During the recent Paterno Fellows Town Hall Forum on food ethics panelist Susan Squier (Brill Professor of Women’s Studies, English, and Science Technology and Society at Penn State University Park) posed an important question:
Do we have a responsibility to explore who benefits and who is harmed by the food we eat, and if so what should we do?
She elaborated on this question in the following way:
This question is about as basic as it can get: human beings have to eat, and ethical human beings desire at best to benefit, and at worst to avoid harming, others. Just thinking about this issue forces us to confront our own ignorance, and since I am a feminist, the tool I rely on here is the “epistemology of ignorance”: the process of exploring “the practices that account for not knowing, that is, for our lack of knowledge about a phenomenon or, in some cases, an account of the practices that resulted in a group unlearning what was once a realm of knowledge.”(Tuana 2004). I certainly confronted my own ignorance about food production when I decided to write a book about the practice I’d been engaged in for a number of years: raising chickens, for their eggs and meat. Here are some of the questions explored in the process:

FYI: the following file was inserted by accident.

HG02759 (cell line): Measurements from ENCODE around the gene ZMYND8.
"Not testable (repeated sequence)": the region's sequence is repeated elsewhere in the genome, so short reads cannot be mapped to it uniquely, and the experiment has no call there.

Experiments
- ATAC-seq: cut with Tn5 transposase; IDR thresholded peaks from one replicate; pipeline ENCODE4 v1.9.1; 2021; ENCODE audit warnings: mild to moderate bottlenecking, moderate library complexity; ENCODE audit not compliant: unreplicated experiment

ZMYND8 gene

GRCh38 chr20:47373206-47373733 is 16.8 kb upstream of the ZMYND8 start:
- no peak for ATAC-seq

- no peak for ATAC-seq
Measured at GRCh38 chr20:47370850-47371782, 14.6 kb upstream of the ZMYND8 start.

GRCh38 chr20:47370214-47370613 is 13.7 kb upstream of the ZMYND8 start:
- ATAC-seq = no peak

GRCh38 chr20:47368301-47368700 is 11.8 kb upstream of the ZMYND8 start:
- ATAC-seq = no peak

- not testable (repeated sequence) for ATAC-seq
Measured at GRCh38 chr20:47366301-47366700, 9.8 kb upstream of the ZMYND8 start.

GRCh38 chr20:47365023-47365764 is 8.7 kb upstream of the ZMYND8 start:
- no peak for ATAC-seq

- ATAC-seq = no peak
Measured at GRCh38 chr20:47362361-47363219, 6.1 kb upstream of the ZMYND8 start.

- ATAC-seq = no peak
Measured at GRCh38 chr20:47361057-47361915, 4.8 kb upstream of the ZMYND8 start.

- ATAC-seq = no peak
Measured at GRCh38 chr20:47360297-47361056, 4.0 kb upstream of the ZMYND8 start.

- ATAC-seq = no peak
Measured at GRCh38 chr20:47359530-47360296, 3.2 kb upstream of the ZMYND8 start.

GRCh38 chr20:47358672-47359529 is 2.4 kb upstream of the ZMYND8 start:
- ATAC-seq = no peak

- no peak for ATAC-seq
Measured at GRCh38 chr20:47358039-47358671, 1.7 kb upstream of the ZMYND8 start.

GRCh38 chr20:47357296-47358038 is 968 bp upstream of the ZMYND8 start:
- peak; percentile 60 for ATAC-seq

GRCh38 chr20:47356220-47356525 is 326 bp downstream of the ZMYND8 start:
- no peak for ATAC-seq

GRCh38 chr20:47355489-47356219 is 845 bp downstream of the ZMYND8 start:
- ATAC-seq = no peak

- How are the chickens we eat farmed? By whom?
- How are chickens made into what we get in the supermarket? By whom?
- Who does the work at each stage of the process?
- Is that work beneficial or harmful? How? Why?
- To whom? The workers? The chickens? The people who eat the chickens?
- Why didn’t I know any of this? Who profited, and who was harmed, by my ignorance?
- Are there alternatives to that farming practice?
- What are the benefits of those alternatives? What are the harms, and to whom?
- Should we be involved in those alternatives?
- For whom?
- How can we be involved?
How would you answer Prof. Squier’s question?